There are good reasons to introduce facts as truth-makers for contingently true atomic sentences. (Some supporting reasoning here.) But if there are facts, and they make-true contingent atomic sentences, then what is the semantic relation between these declarative sentences and their truth-makers? It seems we should say that such sentences name facts. But some remarks of Leo Mollica suggest that this will lead to trouble. Consider this aporetic triad:
1. 'Al is fat' is the name of the fact of Al's being fat.
2. 'Al is fat' has a referent only if it is true.
3. Names are essentially names: a name names whether or not it has a referent.
Each limb of the triad is very plausible, but they can't all be true. The conjunction of (1) and (3) entails the negation of (2). Which limb should we abandon? It cannot be (1) given the cogency of the Truth Maker Argument and the plausible assumption that the only semantic relation between a sentence and the corresponding fact is one of naming.
(2) also seems 'ungiveupable.' There are false sentences, and there may be false (Fregean) propositions: but a fact is not a truth-bearer but a truth-maker. It is very hard to swallow the notion that there are 'false' or nonobtaining facts. If 'Al is fat' is false it is because Al and fatness do not form a fact. The existence of a fact is the unity of its constituents. Where there is the unity of the right sort of constituents you have a fact; where there is not, you don't.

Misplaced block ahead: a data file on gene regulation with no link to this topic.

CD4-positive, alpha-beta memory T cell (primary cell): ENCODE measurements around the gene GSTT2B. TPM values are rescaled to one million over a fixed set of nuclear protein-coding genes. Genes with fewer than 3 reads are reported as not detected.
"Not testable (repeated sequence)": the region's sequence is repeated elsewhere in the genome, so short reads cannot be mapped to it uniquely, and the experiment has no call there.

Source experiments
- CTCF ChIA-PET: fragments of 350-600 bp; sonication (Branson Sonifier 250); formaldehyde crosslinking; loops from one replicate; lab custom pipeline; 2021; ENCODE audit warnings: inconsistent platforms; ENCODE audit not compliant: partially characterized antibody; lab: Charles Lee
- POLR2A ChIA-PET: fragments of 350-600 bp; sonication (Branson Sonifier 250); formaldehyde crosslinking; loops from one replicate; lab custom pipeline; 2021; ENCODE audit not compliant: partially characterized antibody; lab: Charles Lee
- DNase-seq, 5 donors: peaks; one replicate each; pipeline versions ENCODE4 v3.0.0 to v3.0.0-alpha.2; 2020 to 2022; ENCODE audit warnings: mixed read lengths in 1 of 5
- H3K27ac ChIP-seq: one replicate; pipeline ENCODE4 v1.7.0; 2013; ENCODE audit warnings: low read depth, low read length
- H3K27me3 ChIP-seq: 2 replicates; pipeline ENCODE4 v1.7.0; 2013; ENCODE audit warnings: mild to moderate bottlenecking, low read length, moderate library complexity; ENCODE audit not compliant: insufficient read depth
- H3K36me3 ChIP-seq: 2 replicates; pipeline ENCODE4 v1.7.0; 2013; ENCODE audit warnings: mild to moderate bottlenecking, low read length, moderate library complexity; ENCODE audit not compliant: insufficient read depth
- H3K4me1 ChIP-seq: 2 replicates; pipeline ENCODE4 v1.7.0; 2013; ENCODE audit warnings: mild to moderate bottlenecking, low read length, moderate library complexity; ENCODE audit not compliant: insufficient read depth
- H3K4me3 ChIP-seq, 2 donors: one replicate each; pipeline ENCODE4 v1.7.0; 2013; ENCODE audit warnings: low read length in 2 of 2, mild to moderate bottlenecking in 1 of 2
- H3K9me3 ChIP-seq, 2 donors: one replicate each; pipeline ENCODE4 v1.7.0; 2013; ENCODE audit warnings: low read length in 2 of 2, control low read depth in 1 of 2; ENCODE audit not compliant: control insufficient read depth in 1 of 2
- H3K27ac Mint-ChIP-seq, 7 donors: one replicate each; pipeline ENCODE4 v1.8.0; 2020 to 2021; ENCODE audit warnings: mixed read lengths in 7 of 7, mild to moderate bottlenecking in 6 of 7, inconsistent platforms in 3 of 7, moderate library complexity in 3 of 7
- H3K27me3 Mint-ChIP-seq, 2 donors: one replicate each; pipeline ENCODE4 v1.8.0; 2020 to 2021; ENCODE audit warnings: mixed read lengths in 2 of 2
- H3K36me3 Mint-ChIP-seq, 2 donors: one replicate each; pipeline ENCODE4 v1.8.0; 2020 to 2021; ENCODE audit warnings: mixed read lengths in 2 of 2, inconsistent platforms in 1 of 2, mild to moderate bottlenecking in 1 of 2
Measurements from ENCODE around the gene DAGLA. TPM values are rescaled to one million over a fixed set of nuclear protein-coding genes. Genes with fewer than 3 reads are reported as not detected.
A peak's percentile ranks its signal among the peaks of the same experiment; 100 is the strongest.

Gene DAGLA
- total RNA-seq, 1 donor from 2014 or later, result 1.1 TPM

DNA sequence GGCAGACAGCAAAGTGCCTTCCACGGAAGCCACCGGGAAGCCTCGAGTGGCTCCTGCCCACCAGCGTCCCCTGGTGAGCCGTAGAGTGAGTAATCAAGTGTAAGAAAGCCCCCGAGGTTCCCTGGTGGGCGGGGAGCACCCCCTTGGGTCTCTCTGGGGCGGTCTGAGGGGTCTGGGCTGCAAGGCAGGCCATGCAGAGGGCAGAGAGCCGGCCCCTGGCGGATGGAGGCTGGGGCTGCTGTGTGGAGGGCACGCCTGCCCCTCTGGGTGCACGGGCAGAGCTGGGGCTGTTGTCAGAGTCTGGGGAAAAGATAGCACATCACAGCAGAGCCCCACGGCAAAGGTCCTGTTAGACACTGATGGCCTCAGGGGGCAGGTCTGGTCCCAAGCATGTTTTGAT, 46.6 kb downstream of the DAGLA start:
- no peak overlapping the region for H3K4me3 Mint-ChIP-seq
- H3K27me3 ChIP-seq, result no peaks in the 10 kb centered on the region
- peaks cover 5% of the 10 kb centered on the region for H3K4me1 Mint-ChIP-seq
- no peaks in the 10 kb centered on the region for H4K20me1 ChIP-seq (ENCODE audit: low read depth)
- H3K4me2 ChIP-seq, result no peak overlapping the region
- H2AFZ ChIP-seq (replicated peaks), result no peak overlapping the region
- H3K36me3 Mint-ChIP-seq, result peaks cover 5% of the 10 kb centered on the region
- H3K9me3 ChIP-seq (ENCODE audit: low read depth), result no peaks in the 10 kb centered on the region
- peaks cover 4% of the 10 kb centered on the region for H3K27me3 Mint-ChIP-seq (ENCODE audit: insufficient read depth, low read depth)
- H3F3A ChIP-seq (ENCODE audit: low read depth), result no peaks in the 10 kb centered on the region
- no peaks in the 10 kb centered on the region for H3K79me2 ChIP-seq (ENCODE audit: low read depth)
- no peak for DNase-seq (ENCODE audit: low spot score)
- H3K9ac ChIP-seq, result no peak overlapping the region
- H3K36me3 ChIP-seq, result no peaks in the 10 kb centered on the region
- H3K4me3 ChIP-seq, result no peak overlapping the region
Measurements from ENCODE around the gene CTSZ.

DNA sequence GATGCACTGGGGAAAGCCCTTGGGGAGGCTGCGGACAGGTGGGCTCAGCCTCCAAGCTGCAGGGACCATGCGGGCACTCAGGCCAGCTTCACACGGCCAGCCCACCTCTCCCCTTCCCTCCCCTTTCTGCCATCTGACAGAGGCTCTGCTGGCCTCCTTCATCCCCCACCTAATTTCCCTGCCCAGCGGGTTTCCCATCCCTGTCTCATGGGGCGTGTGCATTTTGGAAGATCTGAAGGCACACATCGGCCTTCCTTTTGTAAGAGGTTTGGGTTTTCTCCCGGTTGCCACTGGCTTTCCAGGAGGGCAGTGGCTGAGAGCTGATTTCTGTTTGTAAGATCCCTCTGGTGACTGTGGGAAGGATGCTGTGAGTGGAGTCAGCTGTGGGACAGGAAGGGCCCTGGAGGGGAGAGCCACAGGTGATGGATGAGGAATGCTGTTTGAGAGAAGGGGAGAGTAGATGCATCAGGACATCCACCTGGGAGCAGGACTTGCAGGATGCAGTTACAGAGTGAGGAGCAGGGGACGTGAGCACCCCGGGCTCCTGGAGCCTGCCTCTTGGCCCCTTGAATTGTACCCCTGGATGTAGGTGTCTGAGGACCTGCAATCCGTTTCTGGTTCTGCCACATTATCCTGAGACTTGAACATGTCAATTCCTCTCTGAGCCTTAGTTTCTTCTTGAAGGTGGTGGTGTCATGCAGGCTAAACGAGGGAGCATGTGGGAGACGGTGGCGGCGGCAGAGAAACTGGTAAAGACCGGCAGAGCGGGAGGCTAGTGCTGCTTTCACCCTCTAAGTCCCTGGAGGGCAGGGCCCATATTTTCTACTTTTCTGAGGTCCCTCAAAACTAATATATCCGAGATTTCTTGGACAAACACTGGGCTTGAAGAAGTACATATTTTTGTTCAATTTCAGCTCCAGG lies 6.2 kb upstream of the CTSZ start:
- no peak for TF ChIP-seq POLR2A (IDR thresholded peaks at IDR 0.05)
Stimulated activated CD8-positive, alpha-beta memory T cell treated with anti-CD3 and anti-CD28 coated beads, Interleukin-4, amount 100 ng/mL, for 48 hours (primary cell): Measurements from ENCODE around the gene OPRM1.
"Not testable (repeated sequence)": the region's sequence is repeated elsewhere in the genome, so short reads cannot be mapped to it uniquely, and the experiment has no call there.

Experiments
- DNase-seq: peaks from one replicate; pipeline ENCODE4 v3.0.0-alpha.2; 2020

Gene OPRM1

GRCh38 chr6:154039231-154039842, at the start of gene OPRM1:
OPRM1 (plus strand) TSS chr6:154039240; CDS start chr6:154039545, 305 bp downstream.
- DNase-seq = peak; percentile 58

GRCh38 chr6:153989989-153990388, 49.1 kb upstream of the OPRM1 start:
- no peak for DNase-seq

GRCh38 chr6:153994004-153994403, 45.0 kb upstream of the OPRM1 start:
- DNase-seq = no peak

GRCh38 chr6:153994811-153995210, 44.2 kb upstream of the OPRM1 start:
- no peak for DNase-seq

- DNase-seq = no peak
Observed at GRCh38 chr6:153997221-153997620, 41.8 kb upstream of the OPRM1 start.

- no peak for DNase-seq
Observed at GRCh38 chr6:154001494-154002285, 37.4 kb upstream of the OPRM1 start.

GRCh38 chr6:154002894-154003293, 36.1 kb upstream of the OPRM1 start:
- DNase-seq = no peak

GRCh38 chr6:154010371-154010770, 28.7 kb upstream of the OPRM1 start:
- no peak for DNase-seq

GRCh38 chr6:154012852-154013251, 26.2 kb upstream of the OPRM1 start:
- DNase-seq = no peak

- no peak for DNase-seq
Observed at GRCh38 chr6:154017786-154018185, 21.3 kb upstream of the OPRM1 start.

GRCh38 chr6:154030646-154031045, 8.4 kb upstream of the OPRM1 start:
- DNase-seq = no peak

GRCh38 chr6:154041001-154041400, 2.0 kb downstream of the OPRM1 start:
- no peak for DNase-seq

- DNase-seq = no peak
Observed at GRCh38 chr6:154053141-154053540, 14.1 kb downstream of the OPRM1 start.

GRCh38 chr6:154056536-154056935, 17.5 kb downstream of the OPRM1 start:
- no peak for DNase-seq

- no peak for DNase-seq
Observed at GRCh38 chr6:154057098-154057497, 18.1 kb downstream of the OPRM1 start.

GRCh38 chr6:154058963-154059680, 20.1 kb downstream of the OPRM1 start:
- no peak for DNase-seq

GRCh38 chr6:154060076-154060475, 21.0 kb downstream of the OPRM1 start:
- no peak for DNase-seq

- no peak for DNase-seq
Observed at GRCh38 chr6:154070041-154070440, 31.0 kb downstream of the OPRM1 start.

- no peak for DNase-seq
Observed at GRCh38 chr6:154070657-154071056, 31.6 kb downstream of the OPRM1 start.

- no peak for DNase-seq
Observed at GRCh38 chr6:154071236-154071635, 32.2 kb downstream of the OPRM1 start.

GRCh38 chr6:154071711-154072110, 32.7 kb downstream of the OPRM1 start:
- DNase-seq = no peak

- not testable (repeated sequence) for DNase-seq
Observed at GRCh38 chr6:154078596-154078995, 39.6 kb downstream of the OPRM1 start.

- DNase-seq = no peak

As for (3), suppose that names are only accidentally names, than a name names only on condition that it have a referent. We would then have to conclude that if the bearer of a name ceases to exist, that the name ceases to be a name. And that seems wrong. When Le Verrier put forth the hypothesis of an intra-Mercurial planent that came to be called 'Vulcan,' he did not know whether there was indeed such a planet, but he thought he had good evidence of its existence. When it was later decided that there was no good evidence of the planet in question, 'Vulcan' did not cease to be a name. If we now say, truly, that Vlucan does not exist we employ a name whose naming is not exhausted by its having a referent.
So it seems that names name essentially. This is the linguistic analog of intentionality: one cannot just think; if one thinks, then necessarily one thinks of something, something that may or may not exist. If I am thinking of something, and it ceases to exist, my thinking does not cease to be object-directed. Thinking is essentially object-directed. Analogously, names are essentially names.
So far, then, today's triad looks to be another addition the list of insolubilia. The limbs of the triad are more reasonably accepted than rejected, but they cannot all be true. A pretty pickle.
By the way, I insist on the primacy of the intentional over the linguistic.